Two weeks ago today, the Jewish Alliance commemorated Yom Ha’Shoah, Holocaust Memorial Day, at our community’s Holocaust Memorial in downtown Providence. On that cloudy, cold, gray morning, I declared, “Never forget,” and I further spoke how appropriate it was that the weather made us feel uncomfortable.
How ironic that I would be traveling the very next night to Budapest and then Berlin on an Alliance Mission to Eastern Europe to examine the impact of the Holocaust upon the Jewish communities of both cities today.
The 15 of us on the Mission shared a week of incredibly transformative and moving experiences throughout the Jewish quarters, museums, and memorials in both Budapest and Berlin. Little, however, could have prepared us for our visit to the Sachsenhausen Concentration Camp, which is located about an hour outside of Berlin.
Sachsenhausen was originally built to be a forced labor camp for “subversives” (including Josef Stalin’s eldest son) and a prison for those whom the SS deemed to be particularly treasonous. During the final years of the Shoah, however, the Nazis enlarged the Camp to accommodate a shooting pit and a crematorium so that their final solution could be realized.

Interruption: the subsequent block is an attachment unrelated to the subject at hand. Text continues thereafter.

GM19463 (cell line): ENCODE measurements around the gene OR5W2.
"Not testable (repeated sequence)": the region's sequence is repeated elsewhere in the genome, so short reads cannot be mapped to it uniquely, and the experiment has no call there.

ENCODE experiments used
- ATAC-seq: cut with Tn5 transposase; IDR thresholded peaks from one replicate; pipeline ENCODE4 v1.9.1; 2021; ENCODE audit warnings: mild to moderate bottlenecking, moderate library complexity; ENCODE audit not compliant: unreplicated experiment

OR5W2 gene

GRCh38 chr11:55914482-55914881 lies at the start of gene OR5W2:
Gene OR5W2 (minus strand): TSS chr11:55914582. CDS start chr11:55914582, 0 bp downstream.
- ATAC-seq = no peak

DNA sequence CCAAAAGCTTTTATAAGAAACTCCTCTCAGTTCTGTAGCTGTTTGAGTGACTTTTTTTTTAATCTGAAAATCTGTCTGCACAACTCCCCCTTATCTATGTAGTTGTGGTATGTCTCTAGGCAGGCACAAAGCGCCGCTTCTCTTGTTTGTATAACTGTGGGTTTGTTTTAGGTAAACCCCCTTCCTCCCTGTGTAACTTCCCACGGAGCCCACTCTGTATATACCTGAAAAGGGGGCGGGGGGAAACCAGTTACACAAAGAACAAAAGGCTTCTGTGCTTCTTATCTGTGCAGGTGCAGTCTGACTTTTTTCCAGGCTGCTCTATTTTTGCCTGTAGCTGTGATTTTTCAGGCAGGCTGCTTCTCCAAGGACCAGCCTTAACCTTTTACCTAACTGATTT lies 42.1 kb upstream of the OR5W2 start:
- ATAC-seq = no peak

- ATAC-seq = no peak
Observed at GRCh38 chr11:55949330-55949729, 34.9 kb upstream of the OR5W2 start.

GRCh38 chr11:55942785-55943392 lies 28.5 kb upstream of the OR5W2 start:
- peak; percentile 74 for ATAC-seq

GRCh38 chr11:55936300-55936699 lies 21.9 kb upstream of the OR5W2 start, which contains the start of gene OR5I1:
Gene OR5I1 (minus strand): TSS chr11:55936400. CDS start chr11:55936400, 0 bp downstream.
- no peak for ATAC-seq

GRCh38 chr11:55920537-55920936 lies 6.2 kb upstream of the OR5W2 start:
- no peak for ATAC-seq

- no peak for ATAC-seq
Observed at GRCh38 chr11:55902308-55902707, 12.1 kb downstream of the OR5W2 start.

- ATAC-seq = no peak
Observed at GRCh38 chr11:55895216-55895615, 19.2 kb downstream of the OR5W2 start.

Surreally, the weather last Friday at Sachsenhausen was sunny and glorious. The countryside surrounding the camp is lush. The town where the Camp is located looks like any other small town one would see here in America, complete with strip malls and restaurants. Yet there is nothing remotely familiar or bucolic within the gates of the Camp. The barrenness of the grounds, the foreboding of the watch towers and existing structures, and the stark outlines of those barracks and other facilities that no longer remain, were beyond unsettling. And then, as if we needed any further horrific reminders, strong winds suddenly and eerily arose and whipped gravel and sand in our eyes as we approached the entrance to what remains of the crematorium. What we viewed inside those walls defies description. One week later, I remain sickeningly numb from my visit to Sachsenhausen.
Mission co-leader Alan Litwin so poignantly asked when we exited from the memorial inside the Sachsenhausen Crematorium, “We and our generation won’t ever forget, but will our children’s and our grandchildren’s?”
We are obligated to the survivors to perpetuate their memory and educate future generations.
Jeffrey K. Savit, President & CEO
P.S. Look for more about the Alliance Mission in an upcoming issue of The Jewish Voice.